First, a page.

Alex Rodriguez is a pathetic and reprehensible figure. He is a living vampire in the sense that a vampire is a parasite that thinks the maintenance of its own existence is the highest moral imperative, the community be damned, and casts no reflection when it looks in the mirror. Rodriguez, in involving himself with Biogenesis, reportedly leading other players to the ruination of their reputations, and in engaging in a protracted battle with baseball to save as much of his contract as possible, has shown little regard for the community of baseball, be it his team, his fellow players, or his fans, all of whom have in some way been injured by his conduct. In his seeming lack of self-awareness, his narcissism, his stance as the persecuted party who has no need to show contrition, he clearly lives in a world without mirrors, even if he's wealthy enough to have purchased his own Versailles.

Beyond that, there's something that's just off-putting about the guy. There always has been. He has always seemed fraudulent, even when talking about mundane matters. It seems to me that when you suspect someone is a liar and you don't have a good reason to do so, it feels bad, like you're judging someone unfairly. When it turns out that the person you suspected was indeed a liar, you feel twice as righteous and perhaps disproportionately angry, because you subjected yourself to pain in the form of doubt and self-criticism that really would have been better spent on the other guy.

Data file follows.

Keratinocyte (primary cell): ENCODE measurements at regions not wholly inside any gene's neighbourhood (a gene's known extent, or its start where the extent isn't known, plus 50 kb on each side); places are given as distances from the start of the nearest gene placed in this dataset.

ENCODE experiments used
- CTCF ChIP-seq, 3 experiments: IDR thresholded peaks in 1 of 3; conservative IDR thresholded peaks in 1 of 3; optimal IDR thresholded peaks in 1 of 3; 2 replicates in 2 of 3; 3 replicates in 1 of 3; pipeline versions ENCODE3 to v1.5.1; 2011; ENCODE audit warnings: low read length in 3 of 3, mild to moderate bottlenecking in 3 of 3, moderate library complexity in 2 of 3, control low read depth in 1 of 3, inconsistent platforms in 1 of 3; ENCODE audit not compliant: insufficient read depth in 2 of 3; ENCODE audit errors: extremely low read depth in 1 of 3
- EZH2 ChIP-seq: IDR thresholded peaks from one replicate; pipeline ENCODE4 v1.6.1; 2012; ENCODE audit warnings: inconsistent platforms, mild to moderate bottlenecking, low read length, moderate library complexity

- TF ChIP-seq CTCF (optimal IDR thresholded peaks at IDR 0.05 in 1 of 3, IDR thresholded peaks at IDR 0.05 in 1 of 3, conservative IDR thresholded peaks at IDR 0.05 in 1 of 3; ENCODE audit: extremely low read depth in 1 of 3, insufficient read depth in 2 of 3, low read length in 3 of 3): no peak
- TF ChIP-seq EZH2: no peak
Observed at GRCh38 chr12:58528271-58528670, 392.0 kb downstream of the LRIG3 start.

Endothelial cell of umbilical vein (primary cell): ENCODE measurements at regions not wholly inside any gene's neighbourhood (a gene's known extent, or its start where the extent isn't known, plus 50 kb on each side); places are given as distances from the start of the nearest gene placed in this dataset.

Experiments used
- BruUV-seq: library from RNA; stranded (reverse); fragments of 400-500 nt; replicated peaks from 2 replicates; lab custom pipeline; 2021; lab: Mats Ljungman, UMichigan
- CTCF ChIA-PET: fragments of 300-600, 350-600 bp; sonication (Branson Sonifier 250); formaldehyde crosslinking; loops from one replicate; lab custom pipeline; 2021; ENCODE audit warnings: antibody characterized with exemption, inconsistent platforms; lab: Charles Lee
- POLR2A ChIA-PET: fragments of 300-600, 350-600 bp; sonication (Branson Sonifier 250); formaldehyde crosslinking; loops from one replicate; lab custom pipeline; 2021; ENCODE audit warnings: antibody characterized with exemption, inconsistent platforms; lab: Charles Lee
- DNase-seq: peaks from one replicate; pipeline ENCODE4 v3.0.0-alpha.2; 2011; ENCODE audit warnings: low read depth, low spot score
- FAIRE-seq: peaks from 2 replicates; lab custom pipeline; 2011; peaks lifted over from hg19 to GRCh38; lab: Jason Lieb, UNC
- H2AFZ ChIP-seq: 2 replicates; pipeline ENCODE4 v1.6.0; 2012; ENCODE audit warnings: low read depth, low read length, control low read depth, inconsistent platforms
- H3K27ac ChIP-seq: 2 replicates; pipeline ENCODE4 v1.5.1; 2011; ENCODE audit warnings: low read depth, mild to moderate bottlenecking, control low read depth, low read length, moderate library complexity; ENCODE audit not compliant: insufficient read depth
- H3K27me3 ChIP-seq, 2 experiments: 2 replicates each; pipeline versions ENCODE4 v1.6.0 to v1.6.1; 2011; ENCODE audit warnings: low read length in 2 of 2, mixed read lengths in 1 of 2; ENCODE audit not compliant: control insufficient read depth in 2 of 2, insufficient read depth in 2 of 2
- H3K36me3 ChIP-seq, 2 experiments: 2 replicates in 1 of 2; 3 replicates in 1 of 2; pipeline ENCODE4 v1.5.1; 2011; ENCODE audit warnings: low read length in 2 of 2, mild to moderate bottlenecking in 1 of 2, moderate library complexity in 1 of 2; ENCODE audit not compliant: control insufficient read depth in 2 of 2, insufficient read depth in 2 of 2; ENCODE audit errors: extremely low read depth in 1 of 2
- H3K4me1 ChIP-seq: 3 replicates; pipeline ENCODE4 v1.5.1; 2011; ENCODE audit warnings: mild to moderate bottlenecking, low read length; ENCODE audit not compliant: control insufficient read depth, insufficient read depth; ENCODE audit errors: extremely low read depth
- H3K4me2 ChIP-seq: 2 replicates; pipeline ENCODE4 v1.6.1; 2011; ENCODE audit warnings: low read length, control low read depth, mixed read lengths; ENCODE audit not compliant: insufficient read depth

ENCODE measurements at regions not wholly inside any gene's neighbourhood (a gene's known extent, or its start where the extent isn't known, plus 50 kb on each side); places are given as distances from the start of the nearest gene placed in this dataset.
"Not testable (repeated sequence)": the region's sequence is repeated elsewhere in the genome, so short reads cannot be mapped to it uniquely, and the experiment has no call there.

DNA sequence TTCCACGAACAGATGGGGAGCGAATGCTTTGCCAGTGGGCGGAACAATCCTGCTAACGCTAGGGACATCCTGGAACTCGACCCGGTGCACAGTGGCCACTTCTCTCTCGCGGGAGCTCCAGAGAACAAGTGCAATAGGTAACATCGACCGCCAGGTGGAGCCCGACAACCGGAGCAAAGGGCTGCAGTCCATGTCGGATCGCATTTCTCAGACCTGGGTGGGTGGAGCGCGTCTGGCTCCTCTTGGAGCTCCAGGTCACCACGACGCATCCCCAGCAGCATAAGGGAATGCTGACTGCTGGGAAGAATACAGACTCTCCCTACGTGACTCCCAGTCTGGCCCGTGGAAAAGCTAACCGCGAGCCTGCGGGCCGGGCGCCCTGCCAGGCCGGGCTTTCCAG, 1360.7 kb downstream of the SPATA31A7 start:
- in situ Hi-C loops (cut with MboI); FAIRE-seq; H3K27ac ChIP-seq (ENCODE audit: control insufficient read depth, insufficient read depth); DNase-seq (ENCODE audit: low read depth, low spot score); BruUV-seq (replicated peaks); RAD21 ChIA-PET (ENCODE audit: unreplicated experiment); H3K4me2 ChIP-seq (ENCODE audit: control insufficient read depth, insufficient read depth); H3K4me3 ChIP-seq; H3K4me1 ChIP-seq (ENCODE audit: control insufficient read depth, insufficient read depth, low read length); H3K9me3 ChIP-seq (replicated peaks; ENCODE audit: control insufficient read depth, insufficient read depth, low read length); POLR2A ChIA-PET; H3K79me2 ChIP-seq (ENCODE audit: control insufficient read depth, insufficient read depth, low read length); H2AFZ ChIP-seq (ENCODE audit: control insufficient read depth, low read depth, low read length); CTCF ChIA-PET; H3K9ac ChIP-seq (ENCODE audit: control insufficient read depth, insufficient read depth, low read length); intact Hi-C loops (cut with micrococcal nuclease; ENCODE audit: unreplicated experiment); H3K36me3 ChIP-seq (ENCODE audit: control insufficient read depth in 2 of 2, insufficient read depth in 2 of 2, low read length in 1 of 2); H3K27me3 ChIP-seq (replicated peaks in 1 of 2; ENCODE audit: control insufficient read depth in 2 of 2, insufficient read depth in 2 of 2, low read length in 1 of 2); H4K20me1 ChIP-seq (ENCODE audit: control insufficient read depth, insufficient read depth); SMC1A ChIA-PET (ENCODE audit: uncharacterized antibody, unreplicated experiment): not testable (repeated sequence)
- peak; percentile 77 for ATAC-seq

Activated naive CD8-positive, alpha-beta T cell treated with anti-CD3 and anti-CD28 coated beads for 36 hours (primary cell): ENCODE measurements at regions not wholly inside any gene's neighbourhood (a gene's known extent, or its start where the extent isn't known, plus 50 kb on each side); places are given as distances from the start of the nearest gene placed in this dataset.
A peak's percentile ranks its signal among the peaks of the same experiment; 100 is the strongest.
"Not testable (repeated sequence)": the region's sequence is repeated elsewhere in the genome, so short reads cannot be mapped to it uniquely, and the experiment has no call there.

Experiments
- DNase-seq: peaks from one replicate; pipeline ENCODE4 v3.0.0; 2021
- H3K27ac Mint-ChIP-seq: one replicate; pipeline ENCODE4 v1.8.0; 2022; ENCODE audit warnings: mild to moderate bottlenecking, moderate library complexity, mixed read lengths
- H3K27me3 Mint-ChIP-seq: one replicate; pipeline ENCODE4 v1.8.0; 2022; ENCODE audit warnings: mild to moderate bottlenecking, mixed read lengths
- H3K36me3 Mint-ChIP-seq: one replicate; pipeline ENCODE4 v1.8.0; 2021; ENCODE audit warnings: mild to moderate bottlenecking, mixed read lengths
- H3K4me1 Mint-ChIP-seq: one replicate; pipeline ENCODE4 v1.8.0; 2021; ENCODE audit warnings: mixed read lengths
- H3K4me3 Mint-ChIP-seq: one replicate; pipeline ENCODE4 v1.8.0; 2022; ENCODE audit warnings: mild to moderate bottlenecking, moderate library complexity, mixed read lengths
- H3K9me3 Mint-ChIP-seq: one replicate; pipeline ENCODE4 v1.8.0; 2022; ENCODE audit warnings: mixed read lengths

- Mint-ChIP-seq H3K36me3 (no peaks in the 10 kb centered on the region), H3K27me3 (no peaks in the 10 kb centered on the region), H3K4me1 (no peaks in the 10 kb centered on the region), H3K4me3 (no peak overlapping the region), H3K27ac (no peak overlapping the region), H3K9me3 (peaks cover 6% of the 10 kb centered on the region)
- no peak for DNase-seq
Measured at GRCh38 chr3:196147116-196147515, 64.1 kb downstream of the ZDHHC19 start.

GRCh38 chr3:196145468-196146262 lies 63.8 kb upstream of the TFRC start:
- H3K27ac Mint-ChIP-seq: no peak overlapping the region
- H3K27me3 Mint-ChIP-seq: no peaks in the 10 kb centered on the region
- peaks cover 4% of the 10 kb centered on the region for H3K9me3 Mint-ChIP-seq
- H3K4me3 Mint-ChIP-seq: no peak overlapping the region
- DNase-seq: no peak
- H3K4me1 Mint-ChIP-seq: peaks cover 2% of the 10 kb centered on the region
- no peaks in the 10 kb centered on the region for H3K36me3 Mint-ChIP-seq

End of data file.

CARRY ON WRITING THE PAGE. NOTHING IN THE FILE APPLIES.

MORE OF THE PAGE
Yet, having said that, I don't understand the degree of outrage. What Rodriguez has done is disappointing, but it falls far short of the crime against humanity that pundits such as CBS's Scott Miller have made it out to be. Anyone who looks at the numbers put up by players from Barry Bonds to Alex Rodriguez and thinks a substantial proportion of their output was attributable to drugs is making an assumption that is unsupported by the facts. This is particularly true when the prohibited substance under discussion is Human Growth Hormone, which has not been conclusively shown to have any performance-enhancing effects.